Greenville’s culinary showcase Euphoria launched Thursday night with close-knit dinners at the Fork & Plough, Hotel Domestique’s Restaurant 17 and Avenue and will conclude with a Sunday dinner at The Barn at Sitton Hill Farm.
“Last night was the kickoff to Euphoria, in our 15th year, and obviously, it’s a different looking festival and event this year, living in the day of COVID and pandemic,” Carl Sobocinski, co-founder of the event and owner of the Table 301 Restaurant Group. “While most events have been canceled, we took the opportunity to try to at least have a few events.”
Instead of the Euphoria’s typical 500 to 1,200-person rendezvous, chefs, including two-time Food Network “Chopped” champion Chef Vinson Petrillo and Hell’s Kitchen runner-up Chef Torrece Gregoire, are treating patrons to private lunches, brunches and dinners, according to a news release. By Friday morning, all meals were booked aside from a $400 Michelin-starred dinner at Soby’s New South Cuisine called “Seeing Stars.”
The “crème de la crème of Euphoria dinners” will commence on Saturday at 6:30 and will present dishes and paired wines from Kyle Connaughton, chef of Healdsburg, Calif.’s SingleThread, and Ryan Ratino, chef of Bresca in Washington, D.C.
Other hosts include Stella’s Southern Brasserie, Oak Hill Café, Restaurant 17, Topsoil Kitchen and Market and Jianna, among others with most events spotlighting local or regional culinary talent, according to the news release.
Social distancing and masking will be enforced when patrons are moving throughout the event, such as at check-in or when guests leave assigned tables, while wristbands express each visitor’s social distancing comfort level, according to a release. Green wristbands communicate the highest level of social comfort, yellow wristbands are given to visitors who are comfortable with limited mingling and red wristbands mark those who only want to socialize within their own family or friend group.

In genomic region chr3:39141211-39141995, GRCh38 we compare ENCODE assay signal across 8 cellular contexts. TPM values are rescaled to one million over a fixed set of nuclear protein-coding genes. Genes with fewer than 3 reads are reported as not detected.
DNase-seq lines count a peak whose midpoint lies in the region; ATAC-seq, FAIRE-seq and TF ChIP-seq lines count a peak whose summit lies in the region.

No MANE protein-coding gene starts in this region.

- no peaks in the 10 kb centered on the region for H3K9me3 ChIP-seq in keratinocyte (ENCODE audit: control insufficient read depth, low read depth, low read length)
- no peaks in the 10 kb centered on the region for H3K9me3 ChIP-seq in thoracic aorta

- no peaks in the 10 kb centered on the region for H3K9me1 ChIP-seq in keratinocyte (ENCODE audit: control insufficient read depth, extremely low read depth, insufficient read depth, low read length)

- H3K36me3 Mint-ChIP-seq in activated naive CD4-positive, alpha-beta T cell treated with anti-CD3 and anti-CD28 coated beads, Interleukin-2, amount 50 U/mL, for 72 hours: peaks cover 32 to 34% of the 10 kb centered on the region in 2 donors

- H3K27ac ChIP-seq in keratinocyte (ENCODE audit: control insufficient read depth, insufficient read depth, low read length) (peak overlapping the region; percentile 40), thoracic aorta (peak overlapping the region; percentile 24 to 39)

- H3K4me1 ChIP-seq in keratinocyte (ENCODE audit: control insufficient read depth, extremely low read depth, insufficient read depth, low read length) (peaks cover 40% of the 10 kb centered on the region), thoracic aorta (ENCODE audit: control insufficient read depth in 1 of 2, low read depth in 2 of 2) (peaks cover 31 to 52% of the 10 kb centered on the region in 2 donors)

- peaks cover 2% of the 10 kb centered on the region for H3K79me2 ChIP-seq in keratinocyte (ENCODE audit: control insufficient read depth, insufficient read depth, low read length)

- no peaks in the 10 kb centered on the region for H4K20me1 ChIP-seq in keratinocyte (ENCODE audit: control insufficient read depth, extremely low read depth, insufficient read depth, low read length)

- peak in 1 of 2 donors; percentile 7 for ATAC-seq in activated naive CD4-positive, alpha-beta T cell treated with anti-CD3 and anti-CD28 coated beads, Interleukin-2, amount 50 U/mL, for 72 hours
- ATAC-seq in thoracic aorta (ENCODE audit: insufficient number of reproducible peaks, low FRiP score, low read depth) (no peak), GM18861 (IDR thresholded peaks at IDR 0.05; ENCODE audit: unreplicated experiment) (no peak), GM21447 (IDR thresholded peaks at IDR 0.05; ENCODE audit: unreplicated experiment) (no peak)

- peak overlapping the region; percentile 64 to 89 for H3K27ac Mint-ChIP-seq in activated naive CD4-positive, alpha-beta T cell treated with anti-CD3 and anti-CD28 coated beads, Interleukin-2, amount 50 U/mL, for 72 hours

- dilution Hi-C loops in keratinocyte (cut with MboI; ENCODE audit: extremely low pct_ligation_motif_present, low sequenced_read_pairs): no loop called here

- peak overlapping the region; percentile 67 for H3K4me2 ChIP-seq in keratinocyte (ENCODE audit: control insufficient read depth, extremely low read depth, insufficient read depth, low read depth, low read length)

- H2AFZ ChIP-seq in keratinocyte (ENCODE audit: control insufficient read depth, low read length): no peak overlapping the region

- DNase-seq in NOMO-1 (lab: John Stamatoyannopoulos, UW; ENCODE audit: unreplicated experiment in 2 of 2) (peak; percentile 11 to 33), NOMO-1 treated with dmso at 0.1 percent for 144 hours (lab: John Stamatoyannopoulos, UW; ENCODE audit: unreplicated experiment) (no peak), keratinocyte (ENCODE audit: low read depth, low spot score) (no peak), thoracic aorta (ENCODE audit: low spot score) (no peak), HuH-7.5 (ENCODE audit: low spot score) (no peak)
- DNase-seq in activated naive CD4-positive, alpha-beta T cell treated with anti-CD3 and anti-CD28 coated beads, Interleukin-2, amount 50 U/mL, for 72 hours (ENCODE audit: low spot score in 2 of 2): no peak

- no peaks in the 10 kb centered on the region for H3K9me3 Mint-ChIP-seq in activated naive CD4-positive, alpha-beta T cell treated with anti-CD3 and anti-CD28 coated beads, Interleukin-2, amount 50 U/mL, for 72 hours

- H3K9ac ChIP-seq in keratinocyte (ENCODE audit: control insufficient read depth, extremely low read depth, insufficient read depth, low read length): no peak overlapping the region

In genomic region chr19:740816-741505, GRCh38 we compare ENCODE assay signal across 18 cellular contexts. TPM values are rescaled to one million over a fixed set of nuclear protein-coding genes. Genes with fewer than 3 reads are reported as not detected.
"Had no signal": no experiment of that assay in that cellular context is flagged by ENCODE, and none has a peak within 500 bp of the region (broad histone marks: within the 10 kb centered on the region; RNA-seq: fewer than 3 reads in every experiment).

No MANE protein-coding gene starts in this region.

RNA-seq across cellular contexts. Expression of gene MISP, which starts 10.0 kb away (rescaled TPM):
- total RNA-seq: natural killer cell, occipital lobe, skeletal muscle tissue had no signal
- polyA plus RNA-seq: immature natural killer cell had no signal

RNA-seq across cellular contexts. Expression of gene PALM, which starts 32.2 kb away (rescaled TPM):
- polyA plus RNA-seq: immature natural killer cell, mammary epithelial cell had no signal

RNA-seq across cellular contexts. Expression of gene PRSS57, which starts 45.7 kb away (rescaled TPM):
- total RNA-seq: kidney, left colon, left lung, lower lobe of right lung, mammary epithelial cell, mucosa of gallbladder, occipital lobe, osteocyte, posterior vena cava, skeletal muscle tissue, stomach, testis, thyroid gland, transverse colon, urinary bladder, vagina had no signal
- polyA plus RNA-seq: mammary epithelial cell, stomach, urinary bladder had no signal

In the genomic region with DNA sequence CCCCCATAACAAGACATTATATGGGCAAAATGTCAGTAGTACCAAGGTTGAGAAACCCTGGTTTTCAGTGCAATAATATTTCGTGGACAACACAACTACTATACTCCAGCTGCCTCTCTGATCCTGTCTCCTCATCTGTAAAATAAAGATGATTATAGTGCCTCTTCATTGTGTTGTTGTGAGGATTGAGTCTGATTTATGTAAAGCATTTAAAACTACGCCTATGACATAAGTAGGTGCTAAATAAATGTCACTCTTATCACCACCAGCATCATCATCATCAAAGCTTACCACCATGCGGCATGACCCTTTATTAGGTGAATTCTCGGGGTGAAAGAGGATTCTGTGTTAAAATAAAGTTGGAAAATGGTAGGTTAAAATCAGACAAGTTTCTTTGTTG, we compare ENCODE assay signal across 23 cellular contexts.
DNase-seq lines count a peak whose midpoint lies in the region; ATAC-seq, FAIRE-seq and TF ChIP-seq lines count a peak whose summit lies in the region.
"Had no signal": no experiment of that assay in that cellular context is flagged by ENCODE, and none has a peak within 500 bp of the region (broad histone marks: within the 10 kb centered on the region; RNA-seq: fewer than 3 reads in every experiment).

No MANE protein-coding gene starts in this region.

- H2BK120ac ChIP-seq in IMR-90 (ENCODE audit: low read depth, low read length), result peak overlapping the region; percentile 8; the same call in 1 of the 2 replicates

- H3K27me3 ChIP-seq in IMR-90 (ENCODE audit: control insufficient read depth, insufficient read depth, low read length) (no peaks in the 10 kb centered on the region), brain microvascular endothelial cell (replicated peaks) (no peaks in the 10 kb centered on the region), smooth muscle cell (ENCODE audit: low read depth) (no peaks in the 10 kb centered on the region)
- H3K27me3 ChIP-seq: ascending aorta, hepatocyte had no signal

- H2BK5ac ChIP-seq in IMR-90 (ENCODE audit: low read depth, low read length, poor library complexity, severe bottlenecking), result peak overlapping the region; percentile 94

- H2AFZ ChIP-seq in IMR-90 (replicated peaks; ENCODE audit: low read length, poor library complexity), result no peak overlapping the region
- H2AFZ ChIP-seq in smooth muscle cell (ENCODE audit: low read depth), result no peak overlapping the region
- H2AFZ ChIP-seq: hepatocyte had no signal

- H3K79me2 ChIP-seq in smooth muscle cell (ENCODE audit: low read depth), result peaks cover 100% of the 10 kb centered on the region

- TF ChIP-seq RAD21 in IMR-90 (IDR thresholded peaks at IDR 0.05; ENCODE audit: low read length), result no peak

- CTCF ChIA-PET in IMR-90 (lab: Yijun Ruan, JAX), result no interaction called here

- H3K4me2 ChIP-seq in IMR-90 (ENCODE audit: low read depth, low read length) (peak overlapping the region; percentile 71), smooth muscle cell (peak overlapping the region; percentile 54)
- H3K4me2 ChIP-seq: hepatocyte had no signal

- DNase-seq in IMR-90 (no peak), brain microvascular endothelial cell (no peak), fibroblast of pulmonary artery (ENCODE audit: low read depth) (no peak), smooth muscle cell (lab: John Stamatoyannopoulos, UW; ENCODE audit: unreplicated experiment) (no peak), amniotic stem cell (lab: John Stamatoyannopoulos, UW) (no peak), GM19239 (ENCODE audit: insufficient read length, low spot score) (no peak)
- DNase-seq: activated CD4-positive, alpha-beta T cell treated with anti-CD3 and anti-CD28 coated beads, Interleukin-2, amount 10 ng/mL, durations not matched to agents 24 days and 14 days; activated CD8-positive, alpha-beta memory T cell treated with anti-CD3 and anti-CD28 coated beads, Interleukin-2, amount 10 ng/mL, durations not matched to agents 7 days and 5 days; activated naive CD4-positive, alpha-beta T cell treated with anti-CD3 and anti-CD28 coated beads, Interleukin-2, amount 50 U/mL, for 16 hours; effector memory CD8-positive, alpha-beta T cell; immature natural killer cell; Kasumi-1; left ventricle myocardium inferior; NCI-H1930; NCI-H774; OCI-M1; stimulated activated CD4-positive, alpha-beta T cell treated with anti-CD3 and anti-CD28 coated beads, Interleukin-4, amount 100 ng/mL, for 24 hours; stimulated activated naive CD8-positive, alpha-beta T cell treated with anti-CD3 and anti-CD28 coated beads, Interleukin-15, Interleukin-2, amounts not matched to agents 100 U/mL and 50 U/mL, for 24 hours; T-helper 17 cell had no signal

“Carl laid so much of the groundwork for Greenville’s thriving restaurant scene, which is one of the main reasons we’ve been able to attract such great culinary talent to participate in our festival year after year,” Morgan Allen, Euphoria’s executive director, said in a release after Sobocinski was honored with the governor’s Order of the Palmetto on the first day of the event. “What started as a passion project for Carl has evolved into a highly-anticipated four-day festival that shines a spotlight on Greenville’s culinary arts scene with a huge economic impact in Greenville, not to mention raises money to pour back into our community. We are incredibly grateful for Carl’s contributions to help grow Euphoria, as well as the long list of independently-owned restaurants we are so fortunate to have here in the Upstate.”
Since the event’s founding in 2006, Euphoria has funded 40 nonprofit and charity projects across the Upstate through festival proceeds. This year’s recipients include the Meyer Center for Special Children and United Ministries.
In 2018, the events made an estimated economic impact of $3.8 million with 9,561 tickets purchased the following year, according to the event’s website.